Venus makes rare trek across Sun
By Jonathan Amos
The transit was a very rare astronomical event that would not be seen again for another 105 years.
Observers in north and Central America, and the northern-most parts of South America saw the event start just before local sunset.
The far northwest of America, the Arctic, the western Pacific, and East Asia witnessed the entire passage.
While the UK and the rest of Europe, the Middle East, and eastern Africa waited for local sunrise to try to see the closing stages of the transit.
Venus appeared as a small black dot moving slowly but surely across the solar disc. The traverse lasted more than six and a half hours.
Some of the best pictures of the event were provided by the US space agency’s (Nasa) Solar Dynamics Observatory, which studies the Sun from a position 36,000km above the Earth.
“We get to see Venus in exquisite detail because of SDO’s spatial resolution,” said agency astrophysicist Dr. Lika Guhathakurta.
“SDO is a very special observatory. It takes images that are about 10 times better than a high-definition TV and those images are acquired at a temporal cadence of one every 10 seconds. This is something we’ve never had before.”
Many citizens keen to observe the transit first hand attended special events at universities and observatories where equipment for safe viewing had been set up.
In Hawaii, one of the best places to see the whole event, the university’s Institute of Astronomy set up telescope stations on Waikiki beach.
“We’ve had 10 telescopes and the queues have been 10 deep to each telescope all day long,” said the institute’s Dr. Roy Gal.
It’s a great opportunity to get people excited and teach them stuff. I was hoping for a big turn-out, and it’s been fantastic,” he told.
Joe Cali viewed the transit on the edge of the Outback in New South Wales, Australia, another ideal vantage point.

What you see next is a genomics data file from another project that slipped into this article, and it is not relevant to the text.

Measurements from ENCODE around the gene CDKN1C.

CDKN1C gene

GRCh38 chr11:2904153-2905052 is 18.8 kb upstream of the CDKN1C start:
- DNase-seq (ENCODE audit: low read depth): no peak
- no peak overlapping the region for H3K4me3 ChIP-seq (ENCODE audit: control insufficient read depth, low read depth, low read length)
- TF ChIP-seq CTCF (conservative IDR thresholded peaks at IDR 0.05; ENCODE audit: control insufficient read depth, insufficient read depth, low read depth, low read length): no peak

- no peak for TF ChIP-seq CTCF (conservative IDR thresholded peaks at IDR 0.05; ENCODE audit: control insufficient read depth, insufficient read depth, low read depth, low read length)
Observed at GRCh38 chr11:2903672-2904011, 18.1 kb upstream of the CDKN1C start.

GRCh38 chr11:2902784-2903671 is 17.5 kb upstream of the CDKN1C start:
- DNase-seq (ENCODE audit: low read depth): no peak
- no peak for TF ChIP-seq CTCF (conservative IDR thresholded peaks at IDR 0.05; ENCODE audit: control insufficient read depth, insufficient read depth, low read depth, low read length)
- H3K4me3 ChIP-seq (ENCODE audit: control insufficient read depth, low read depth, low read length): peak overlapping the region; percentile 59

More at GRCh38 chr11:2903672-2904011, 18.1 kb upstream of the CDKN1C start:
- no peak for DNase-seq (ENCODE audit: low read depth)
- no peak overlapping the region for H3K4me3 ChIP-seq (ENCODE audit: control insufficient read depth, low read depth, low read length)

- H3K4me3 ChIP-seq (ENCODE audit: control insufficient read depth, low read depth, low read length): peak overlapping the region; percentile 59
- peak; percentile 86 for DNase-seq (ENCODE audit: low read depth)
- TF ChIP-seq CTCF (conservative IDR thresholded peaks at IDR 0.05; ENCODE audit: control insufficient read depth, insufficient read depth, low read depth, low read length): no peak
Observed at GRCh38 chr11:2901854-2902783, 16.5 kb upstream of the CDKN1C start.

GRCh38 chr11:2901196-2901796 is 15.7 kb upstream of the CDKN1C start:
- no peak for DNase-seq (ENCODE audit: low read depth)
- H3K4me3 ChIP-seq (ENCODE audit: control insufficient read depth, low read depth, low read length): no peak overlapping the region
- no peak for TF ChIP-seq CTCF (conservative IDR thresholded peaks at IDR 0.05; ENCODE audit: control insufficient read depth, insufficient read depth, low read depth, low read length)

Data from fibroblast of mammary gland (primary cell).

“It is exciting. It may look like just a black dot on the Sun but if you think about it, it’s one of the few times you get to see a planet in motion,” he said.
UK skywatchers had to deal with quite extensive cloud conditions across the country.
“We’ve had total cloud and rain,” said Brian Sheen from the Roseland Observatory in Cornwall.
“But we’ve been improving our chances by connecting with the Shetland Islands and the people up there have done rather better than we have. We’ve been seeing the transit through [a feed] of one of their telescopes,” he explained.
Scientists observed the transit to test ideas that will help them probe Earth-like planets elsewhere in the galaxy, and to learn more about Venus itself and its complex atmosphere.
As part of Horizon’s Transit of Venus programme, science presenter Liz Bonnin explains what the transit of Venus is and why it is such a rare event.
Venus transits occur four times in approximately 243 years; more precisely, they appear in pairs of events separated by about eight years and these pairs are separated by about 105 or 121 years.
The reason for the long intervals lies in the fact that the orbits of Venus and Earth do not lie in the same plane and a transit can only occur if both planets and the Sun are situated exactly on one line.
This has happened only seven times previously in the telescopic age: in 1631, 1639, 1761, 1769, 1874, 1882 and 2004.
The next pair will not now occur until 2117 and 2125.